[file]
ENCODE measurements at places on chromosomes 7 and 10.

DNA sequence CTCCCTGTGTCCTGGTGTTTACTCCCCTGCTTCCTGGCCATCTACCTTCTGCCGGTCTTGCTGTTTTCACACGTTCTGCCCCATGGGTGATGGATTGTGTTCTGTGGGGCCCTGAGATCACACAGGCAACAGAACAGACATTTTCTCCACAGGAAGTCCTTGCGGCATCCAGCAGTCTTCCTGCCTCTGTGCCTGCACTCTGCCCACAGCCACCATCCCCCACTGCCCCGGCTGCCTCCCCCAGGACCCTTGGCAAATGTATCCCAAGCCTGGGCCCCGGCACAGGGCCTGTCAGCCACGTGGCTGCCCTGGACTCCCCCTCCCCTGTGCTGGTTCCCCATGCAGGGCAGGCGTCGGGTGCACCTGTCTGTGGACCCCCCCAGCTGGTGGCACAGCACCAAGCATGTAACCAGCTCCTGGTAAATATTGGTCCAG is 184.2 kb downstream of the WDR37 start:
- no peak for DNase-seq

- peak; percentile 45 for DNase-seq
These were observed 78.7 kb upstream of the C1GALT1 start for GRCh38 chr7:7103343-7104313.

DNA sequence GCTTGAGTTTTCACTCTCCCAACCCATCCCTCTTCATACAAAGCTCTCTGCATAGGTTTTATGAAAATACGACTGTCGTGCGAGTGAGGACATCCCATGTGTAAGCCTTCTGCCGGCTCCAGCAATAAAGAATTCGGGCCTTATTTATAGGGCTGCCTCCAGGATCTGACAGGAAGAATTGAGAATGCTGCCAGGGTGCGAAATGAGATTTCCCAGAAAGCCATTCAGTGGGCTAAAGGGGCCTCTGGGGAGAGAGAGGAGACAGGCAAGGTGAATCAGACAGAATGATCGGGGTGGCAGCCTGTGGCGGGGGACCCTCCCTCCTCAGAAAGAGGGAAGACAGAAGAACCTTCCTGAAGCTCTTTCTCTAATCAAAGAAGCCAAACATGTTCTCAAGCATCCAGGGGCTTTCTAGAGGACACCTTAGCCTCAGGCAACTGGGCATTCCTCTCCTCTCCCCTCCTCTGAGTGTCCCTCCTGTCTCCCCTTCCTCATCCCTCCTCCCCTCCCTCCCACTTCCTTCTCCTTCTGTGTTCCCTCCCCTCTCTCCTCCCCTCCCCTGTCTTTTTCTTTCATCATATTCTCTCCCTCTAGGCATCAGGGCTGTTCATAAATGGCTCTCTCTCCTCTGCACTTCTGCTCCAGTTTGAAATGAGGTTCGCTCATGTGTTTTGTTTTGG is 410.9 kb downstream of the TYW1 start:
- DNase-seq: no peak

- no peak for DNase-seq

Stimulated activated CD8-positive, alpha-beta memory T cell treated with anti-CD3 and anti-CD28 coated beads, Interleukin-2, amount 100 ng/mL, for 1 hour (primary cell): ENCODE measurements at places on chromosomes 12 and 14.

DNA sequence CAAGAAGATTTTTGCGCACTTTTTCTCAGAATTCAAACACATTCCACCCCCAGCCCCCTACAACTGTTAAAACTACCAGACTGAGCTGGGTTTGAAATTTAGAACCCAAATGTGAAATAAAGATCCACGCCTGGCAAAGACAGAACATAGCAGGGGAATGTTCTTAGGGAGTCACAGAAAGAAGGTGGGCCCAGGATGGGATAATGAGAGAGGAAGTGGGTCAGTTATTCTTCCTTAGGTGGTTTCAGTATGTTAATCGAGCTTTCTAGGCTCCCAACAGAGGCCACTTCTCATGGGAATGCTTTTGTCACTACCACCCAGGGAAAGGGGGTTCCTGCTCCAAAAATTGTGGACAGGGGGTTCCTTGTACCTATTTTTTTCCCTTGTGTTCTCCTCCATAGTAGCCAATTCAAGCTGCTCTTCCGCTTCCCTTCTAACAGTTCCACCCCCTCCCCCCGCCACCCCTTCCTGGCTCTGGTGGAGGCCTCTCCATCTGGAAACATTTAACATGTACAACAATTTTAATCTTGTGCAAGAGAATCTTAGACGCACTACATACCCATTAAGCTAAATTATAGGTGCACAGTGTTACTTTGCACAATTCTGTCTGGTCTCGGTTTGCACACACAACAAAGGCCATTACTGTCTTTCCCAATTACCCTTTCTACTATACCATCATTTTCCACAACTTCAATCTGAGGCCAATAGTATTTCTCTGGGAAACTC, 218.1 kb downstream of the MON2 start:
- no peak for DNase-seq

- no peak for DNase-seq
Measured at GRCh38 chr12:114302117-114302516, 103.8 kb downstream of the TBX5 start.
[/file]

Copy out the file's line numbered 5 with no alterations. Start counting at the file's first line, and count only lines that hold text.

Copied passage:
These were observed 78.7 kb upstream of the C1GALT1 start for GRCh38 chr7:7103343-7104313.